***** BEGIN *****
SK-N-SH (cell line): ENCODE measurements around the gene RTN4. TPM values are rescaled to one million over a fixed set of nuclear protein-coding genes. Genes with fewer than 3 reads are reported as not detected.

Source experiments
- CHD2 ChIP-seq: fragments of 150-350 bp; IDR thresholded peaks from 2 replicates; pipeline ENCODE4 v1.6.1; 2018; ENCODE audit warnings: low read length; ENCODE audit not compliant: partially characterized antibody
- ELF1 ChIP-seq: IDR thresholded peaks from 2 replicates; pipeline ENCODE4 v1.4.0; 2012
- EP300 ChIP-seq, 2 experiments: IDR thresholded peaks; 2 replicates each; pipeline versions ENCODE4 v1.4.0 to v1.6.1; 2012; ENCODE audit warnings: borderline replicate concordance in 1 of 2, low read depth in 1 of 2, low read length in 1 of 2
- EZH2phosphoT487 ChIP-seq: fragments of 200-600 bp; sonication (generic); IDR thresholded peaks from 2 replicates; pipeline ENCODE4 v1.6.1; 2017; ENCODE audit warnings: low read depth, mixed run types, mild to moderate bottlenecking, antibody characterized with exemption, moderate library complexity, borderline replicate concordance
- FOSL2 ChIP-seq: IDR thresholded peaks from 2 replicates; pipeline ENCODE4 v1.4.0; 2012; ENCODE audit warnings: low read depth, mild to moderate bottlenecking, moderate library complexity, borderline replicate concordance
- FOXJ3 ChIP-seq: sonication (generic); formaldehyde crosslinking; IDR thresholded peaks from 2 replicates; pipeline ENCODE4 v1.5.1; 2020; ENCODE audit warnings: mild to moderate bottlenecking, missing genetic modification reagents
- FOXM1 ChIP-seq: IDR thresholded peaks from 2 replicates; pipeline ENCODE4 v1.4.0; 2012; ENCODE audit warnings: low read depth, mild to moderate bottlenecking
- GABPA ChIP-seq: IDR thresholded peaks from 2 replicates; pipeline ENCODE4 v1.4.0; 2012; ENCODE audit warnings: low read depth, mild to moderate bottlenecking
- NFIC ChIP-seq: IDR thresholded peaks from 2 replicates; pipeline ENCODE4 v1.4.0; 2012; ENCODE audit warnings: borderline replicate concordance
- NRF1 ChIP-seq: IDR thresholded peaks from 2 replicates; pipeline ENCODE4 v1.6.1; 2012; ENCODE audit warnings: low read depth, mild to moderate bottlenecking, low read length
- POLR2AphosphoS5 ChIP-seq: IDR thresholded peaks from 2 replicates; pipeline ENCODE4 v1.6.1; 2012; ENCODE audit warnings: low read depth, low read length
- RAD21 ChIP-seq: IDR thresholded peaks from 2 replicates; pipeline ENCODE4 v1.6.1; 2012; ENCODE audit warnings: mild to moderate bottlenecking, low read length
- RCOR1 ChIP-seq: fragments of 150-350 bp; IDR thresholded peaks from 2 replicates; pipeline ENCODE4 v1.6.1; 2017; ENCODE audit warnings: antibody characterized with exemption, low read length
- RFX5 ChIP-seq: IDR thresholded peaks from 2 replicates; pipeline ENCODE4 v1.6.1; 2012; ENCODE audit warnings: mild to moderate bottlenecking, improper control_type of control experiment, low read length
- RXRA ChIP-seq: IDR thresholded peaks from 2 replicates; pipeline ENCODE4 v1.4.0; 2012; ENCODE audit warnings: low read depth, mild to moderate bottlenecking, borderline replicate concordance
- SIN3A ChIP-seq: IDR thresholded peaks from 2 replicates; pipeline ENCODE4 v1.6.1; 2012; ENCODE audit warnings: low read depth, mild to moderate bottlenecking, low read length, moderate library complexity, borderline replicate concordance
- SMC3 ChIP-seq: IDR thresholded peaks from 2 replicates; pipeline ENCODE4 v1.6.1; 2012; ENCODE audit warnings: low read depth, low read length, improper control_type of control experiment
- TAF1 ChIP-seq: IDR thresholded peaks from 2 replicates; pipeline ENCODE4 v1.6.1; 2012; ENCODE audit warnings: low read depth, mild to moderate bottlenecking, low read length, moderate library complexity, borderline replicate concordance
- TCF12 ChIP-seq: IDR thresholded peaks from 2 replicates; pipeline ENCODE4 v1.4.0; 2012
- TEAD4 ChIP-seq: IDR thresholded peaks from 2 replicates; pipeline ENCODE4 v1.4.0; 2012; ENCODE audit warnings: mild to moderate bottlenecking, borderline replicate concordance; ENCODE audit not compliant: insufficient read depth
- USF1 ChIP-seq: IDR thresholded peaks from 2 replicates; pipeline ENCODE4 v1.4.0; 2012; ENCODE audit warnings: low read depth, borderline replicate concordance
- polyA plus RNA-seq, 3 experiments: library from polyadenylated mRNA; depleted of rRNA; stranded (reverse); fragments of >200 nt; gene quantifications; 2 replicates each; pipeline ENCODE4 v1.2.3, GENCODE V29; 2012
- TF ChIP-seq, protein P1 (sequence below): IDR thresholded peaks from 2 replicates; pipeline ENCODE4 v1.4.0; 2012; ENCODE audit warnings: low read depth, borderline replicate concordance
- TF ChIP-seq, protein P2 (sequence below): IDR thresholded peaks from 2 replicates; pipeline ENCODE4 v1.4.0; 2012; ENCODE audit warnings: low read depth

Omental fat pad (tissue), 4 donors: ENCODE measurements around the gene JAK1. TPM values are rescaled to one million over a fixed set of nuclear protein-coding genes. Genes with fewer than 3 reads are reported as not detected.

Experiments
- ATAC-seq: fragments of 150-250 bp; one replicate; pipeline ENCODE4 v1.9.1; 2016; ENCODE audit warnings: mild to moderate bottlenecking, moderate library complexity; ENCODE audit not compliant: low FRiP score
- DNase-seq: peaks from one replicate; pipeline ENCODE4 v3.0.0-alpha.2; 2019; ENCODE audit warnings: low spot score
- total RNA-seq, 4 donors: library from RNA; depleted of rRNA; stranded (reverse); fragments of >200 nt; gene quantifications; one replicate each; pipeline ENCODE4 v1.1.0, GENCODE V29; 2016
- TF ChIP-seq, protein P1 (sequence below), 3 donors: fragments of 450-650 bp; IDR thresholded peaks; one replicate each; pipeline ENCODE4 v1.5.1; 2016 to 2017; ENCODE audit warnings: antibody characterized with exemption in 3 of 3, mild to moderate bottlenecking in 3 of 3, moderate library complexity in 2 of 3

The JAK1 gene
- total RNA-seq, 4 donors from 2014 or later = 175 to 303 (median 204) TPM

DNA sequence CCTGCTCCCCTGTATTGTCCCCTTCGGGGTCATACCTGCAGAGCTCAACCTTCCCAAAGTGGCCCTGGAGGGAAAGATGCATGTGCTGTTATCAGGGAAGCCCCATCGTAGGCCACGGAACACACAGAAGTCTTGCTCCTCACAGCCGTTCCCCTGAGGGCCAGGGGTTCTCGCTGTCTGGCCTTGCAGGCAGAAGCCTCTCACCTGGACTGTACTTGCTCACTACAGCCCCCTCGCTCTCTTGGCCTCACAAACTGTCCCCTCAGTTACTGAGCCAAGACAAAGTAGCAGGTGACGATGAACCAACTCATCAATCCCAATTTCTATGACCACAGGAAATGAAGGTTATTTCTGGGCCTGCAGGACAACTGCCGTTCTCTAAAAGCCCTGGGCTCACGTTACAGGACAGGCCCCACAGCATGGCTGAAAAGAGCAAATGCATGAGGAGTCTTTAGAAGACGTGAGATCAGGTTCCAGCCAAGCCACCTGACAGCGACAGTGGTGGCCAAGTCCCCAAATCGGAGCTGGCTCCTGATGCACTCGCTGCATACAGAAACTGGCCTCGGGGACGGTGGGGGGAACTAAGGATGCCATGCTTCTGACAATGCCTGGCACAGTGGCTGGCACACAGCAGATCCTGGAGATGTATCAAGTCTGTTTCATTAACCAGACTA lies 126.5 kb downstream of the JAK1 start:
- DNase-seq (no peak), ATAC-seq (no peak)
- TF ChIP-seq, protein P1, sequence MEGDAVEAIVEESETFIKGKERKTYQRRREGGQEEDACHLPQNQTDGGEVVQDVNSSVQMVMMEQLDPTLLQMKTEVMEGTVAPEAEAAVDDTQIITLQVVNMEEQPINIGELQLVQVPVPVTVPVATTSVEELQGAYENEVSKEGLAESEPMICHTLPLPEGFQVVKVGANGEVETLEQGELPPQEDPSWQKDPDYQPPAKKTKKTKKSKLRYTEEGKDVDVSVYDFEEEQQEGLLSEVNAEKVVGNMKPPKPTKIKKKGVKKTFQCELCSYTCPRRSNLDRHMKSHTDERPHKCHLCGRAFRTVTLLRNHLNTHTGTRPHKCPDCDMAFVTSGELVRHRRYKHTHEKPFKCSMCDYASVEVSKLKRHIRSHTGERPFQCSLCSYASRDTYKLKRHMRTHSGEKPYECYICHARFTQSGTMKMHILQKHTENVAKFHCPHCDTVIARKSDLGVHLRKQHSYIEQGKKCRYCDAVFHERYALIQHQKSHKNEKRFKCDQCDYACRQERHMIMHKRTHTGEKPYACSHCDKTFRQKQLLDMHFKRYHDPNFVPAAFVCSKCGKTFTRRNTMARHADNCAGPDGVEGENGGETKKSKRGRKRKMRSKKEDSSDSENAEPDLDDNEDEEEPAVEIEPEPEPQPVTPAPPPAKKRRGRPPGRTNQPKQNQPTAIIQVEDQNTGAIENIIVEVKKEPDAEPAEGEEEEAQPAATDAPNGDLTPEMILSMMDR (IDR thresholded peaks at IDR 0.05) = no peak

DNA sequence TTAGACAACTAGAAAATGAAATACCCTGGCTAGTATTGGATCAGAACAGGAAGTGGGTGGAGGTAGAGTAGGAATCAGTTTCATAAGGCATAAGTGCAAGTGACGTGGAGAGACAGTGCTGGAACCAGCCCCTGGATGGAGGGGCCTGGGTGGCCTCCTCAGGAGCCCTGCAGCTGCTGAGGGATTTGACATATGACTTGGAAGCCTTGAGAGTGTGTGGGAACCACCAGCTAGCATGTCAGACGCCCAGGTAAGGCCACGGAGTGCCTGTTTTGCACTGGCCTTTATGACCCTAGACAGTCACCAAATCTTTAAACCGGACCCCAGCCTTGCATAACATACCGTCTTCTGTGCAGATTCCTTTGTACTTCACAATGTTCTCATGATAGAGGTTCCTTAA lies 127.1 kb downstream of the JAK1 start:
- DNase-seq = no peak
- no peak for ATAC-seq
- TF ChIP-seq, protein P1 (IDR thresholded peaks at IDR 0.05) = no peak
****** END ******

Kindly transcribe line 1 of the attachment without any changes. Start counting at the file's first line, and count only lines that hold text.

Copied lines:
SK-N-SH (cell line): ENCODE measurements around the gene RTN4. TPM values are rescaled to one million over a fixed set of nuclear protein-coding genes. Genes with fewer than 3 reads are reported as not detected.